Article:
Shigeru Miyamoto on RPG Design

by Darius Kazemi on February 16, 2010

in design

Over at EarthBound Central they’ve posted a translation of a Japanese magazine article from 1994 where Miyamoto is talking about EarthBound. I think the following quote is really interesting:

Lastly, what do you feel an RPG should be like?

Miyamoto: Let’s say you tie someone completely up – even their individual fingers – and then wait a while. Then, if you start to untie the ropes one by one, they’ll of course be happy. Anyone would. The method of sticking someone in an incredibly tight situation then untightening it little by little and then saying, “There! Aren’t you happy now?” becomes very boring as soon as it becomes evident. So, instead of that, my personal theme when making RPG-like games is, “What can I do?” I don’t think creating happiness comes from starting from a negative and returning to zero. It’s starting from zero and ending at one hundred, and I try to think of ways to allow that.

I am totally with Miyamoto here. I feel like most RPG design, especially Japanese RPG design, is just a matter of crippling you and gradually giving you freedom. It’s what I find boring about JRPGs!

(Also note how effortless he is in an interview. He never had to work for press, you know!)


Lucas February 16, 2010 at 5:19 pm

RPGs are disappearing as a popular genre because their designs and mechanics are being subsumed by better playing games. Adventure games met largely the same fate. Both have exceptions and niche markets of course.

Have you played Chime? I wanted to as soon as I saw the first video clip, but it’s not on PC or PSN (yet?), only 360 Arcade. Let us know what you think.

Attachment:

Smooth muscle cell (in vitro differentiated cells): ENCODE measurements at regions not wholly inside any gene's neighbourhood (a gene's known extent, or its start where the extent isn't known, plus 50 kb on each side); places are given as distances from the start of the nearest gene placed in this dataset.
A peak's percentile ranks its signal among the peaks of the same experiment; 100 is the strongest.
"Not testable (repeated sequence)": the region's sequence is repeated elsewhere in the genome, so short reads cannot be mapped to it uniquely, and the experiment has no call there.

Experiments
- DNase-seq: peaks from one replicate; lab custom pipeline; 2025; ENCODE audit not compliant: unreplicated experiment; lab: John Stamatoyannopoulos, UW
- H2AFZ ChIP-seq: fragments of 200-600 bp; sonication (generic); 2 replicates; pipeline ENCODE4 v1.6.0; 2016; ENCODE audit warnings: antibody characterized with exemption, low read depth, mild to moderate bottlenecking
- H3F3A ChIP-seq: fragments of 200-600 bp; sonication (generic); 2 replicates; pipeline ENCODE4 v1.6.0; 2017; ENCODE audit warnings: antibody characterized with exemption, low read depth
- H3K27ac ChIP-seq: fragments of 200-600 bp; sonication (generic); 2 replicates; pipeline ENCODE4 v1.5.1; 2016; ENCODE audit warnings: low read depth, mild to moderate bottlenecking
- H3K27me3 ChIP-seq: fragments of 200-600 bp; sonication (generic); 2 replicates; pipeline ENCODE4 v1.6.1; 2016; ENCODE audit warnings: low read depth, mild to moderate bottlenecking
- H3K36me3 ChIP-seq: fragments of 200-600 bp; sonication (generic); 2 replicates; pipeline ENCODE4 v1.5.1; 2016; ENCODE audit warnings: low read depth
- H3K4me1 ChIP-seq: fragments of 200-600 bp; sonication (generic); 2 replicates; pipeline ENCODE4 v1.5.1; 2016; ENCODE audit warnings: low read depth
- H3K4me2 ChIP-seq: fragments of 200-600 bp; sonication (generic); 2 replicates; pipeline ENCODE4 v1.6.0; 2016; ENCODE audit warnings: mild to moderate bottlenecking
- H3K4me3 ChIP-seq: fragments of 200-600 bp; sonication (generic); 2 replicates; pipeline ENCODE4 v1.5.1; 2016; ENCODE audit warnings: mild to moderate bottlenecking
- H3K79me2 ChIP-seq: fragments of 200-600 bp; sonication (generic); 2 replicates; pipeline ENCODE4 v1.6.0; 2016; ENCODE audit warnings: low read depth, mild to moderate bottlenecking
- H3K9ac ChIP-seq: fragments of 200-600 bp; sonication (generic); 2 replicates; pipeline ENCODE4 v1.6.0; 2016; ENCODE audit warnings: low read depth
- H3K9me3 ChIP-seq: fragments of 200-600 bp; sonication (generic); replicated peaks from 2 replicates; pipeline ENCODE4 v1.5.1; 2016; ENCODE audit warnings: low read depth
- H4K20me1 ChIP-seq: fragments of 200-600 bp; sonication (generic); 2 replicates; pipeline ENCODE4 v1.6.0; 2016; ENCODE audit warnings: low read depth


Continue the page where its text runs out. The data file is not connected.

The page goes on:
Jamey Stevenson February 16, 2010 at 10:08 pm

Between this analogy and the whole “kidnapping random employees” habit of his that recently came to light, I’m beginning to think we might all be well advised to keep a wary eye on this Miyamoto character.

C’mon Darius, everyone knows Miyamoto never had to work for press; he’s been coasting on nepotism even since his father got him that job at Nintendo. No wonder we’re only just now catching wind of his penchant for abduction — some folks on the inside have clearly been covering for him. All I know is, if Iwata goes missing, the first place I’m looking is under Miyamoto’s tea table.

Jamey Stevenson February 16, 2010 at 10:52 pm

Also, if I can put on my nitpick hat for just a moment (I realize that sounds vaguely lice-related, but I assure you that it’s not contagious): Isn’t all game design to some extent a matter of “crippling [the player] and gradually giving [them] freedom”? If design consists of the imposition of arbitrary constraints, I’m not really understanding the distinction that is being made here, because without constraint there is no design. Is it just a matter of approaching design from an additive rather than subtractive viewpoint?

The reason I’m curious is because Miyamoto’s philosophy here almost seems more indicative of a sandbox or open world style of game design, and I’m wondering what you see as the difference between such games and the average JRPG in this regard. Is it ultimately just a matter of how loose the ropes are, or if that a gross oversimplification of your stance?

Darius Kazemi February 17, 2010 at 10:22 am

” Isn’t all game design to some extent a matter of “crippling [the player] and gradually giving [them] freedom”?”

I don’t think so. What about a platformer? Look at Super Mario World. At least in terms of verbs, you’re able to do almost everything you possibly can right from the start. There’s no “unlocking” Mario’s moves. The only thing that’s unlocked is new content and new environments. Granted, some special powerups are unlocked, but in early Mario games the unique powerups were almost a function of the environment itself (look at Kuribo’s shoe as an example).

Take a look at the first Zelda game too. If I recall correctly, you can technically go anywhere on the world map right from the start if you know where you’re going and if you have amazing reflexes. Yes, you have fewer upgrades and resources, but it’s possible to get there.